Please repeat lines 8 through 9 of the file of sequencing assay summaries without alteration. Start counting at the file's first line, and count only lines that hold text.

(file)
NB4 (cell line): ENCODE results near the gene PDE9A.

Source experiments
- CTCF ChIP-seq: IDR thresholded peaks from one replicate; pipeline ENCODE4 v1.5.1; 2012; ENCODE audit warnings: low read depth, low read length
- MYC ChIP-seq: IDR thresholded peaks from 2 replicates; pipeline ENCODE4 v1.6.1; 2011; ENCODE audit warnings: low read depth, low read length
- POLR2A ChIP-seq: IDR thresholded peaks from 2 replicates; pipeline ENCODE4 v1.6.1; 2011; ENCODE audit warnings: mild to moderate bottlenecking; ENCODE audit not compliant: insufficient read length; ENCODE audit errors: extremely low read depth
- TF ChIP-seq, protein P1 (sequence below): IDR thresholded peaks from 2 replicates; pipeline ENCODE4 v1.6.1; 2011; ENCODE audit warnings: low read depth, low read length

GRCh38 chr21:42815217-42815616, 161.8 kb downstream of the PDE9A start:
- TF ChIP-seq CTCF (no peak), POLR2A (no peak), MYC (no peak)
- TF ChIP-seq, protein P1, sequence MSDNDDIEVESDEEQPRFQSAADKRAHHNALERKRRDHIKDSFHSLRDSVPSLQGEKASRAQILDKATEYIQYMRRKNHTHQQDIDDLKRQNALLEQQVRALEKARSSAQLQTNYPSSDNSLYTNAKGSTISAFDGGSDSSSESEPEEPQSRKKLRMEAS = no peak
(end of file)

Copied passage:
- TF ChIP-seq CTCF (no peak), POLR2A (no peak), MYC (no peak)
- TF ChIP-seq, protein P1, sequence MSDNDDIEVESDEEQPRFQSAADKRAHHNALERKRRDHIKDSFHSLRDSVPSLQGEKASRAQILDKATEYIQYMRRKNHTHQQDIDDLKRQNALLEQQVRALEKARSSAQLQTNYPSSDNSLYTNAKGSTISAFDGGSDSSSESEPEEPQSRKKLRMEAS = no peak